Interpretations and Perspectives of the Great Conflict
Tomas Sniegon - World War I and its Meanings in Czech and Slovak Societies
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Centre for European Studies Lund University, Sweden
World War I and its Meanings in Czech and Slovak Societies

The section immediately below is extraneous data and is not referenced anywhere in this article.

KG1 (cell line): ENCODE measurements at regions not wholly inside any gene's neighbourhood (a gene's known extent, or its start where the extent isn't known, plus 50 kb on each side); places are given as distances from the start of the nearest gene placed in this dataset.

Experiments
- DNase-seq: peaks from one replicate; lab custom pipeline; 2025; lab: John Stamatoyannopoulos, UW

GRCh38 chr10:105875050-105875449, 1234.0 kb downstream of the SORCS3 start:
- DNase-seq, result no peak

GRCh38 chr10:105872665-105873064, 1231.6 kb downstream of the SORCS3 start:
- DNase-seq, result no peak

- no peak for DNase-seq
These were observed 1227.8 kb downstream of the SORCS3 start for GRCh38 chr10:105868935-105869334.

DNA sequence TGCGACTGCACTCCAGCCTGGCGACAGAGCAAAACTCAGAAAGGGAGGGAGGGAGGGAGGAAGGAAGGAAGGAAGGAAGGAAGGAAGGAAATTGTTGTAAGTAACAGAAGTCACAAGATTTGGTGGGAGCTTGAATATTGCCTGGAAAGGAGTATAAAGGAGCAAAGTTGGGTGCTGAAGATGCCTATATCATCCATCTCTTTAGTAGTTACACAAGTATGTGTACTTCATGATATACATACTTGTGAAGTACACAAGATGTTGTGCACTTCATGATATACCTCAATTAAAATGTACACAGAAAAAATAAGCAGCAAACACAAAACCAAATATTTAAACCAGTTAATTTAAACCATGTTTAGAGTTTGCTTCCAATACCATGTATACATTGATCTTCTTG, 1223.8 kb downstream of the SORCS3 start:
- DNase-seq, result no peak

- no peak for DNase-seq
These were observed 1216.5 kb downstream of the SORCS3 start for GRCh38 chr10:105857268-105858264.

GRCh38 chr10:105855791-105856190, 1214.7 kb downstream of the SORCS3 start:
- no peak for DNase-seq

Abstract: The article focuses on two post-Communist Central European countries – Slovakia and the Czech Republic – and some important issues about the place of the memory of World War I in their historical cultures. The main questions are: how difficult is it to incorporate the memory of World War I into Communist, liberal-democratic and nationalist historical narratives in these two post-Communist countries at the end of the 20th and beginning of the 21st century? And, why is it necessary for those people who ← 295 | 296 → experienced two brutal dictatorships during the last century – under the Nazis and Communists – only gaining their freedom after the end of the Cold War, to commemorate World War I at all? The author shows that, at least during the last half-century, both the Czech and Slovak historical cultures have almost completely ignored the memory of World War I. In addition, this war, described as the ‘Great War’ in a number of Western countries, was never seen as a crucial trauma in Czechoslovakia and its successor states. This fact becomes especially evident if Czech and Slovak memories of World War I are compared with memories of the same conflict in Western Europe, or with Czech and Slovak memories of World War I.
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